#10 Take in the beautiful architecture of the Guardian Building and Fisher Building
Region: Northern, East
Filled with the history of the lumber era in Michigan, Iargo Springs and the Lumberman’s Monument are quite the destinations within the Huron National Forest. Walk down to the water’s edge or learn about an important time in Michigan’s history, this area has something for everyone.
Built in the 1870’s, the Michigan Capital Building brought pride to the Mitten State and is a sight to behold, both inside and out. Take free guided tours around the active legislature, see historic paintings and lay on the floor to gaze up at the dome and the surrounding murals.
Region: West, Northern
You don’t even have to get out of your car to see the Ludington Pier Light, (but we recommend you do!). Take a stroll down the pier to get a good look at the historic lighthouse while taking in the Lake Michigan waves, or even a sunset.
Location: Mackinac City
Treasures from the past come to life at this 18th-century fort and fur trading village. Reconstructed based on historic maps and more than 50 years of archaeological excavations that continue today, the fort is a one-of-a-kind experience from cannon and musket firings to hearth cooking and crafts, all right in Mackinaw City, right by the bridge.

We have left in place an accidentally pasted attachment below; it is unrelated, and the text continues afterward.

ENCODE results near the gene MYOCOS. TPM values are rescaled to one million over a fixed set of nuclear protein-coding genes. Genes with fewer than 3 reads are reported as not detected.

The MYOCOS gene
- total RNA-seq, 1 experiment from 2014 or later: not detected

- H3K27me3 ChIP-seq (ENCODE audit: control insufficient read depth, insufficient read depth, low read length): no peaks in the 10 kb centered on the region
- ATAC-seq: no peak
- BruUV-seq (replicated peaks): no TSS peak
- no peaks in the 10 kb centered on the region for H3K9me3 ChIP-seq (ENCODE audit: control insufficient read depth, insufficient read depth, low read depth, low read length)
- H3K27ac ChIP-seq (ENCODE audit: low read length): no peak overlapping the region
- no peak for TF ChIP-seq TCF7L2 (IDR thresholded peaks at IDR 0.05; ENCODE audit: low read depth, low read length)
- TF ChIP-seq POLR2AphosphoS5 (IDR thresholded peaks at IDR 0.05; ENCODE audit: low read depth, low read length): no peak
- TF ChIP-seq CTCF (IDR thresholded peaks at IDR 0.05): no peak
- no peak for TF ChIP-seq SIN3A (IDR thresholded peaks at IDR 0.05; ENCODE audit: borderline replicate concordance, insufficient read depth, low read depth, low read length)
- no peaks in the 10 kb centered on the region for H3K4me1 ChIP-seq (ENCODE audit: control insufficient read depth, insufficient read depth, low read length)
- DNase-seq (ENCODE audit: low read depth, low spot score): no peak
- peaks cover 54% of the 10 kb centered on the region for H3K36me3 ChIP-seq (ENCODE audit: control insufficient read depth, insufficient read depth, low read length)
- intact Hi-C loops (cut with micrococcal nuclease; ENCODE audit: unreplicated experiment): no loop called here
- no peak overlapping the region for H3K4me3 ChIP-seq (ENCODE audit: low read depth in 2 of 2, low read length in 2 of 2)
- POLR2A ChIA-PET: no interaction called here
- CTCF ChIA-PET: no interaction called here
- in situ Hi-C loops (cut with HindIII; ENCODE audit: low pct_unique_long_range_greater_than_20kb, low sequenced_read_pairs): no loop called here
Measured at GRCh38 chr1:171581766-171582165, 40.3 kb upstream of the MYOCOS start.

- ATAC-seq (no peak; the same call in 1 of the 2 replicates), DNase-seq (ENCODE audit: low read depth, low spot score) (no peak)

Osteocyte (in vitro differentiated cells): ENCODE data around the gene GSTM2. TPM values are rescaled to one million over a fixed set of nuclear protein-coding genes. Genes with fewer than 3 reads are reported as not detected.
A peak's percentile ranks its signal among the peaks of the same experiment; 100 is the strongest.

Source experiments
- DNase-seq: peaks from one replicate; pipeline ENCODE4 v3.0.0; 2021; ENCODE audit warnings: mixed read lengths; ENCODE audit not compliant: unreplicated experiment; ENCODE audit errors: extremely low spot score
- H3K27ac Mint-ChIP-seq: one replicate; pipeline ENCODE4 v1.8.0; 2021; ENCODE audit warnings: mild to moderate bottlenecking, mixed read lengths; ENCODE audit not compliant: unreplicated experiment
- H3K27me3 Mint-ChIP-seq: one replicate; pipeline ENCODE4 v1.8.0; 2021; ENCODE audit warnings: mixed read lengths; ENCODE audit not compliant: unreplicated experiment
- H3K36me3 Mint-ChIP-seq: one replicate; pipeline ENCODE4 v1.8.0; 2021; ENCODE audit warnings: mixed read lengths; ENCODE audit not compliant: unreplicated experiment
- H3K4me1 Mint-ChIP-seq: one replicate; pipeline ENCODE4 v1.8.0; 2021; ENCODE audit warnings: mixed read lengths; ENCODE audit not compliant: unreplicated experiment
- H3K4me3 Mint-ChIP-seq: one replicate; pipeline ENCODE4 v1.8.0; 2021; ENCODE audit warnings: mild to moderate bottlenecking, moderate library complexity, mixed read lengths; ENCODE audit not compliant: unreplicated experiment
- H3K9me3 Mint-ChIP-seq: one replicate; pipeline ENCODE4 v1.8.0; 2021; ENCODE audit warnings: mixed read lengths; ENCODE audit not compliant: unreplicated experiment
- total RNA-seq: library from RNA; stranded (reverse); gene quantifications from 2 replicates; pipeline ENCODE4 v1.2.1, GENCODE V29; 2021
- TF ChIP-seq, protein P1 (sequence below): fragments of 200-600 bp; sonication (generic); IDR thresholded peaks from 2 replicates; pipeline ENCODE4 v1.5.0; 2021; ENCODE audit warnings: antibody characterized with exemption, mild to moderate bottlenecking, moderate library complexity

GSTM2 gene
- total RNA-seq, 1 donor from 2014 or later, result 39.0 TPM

Location: 1403 E Elm Ave, Monroe, MI 48162
Monroe, Michigan. If you’ve never been there, I bet you hear about the time Stephen Colbert went on Public Access Television and filmed a show there. If you’re a bit behind the time, go watch the video. If you’re a history buff, be sure to stop by and tour the River Raisin National Battlefield Park and learn about the “bloodiest battle of the War of 1812”, the “largest conflict EVER fought on Michigan soil” and the battle that “once and for all sealed our Independence from Great Britain”. The River Raisin National Battlefield Park is the 393rd Unit of the National Parks Service est. March 3, 2009.
Region: Upper Peninsula
Location: W4852 Hwy U.S. 2, Vulcan, Michigan 49892
Curious to know what the old iron mines look like? Head to the Iron Mountain iron mine and travel 2,600 feet through drifts and tunnels to 400 feet below the earth’s surface. You’ll see amazing rock formation and large (lighted) underground caverns.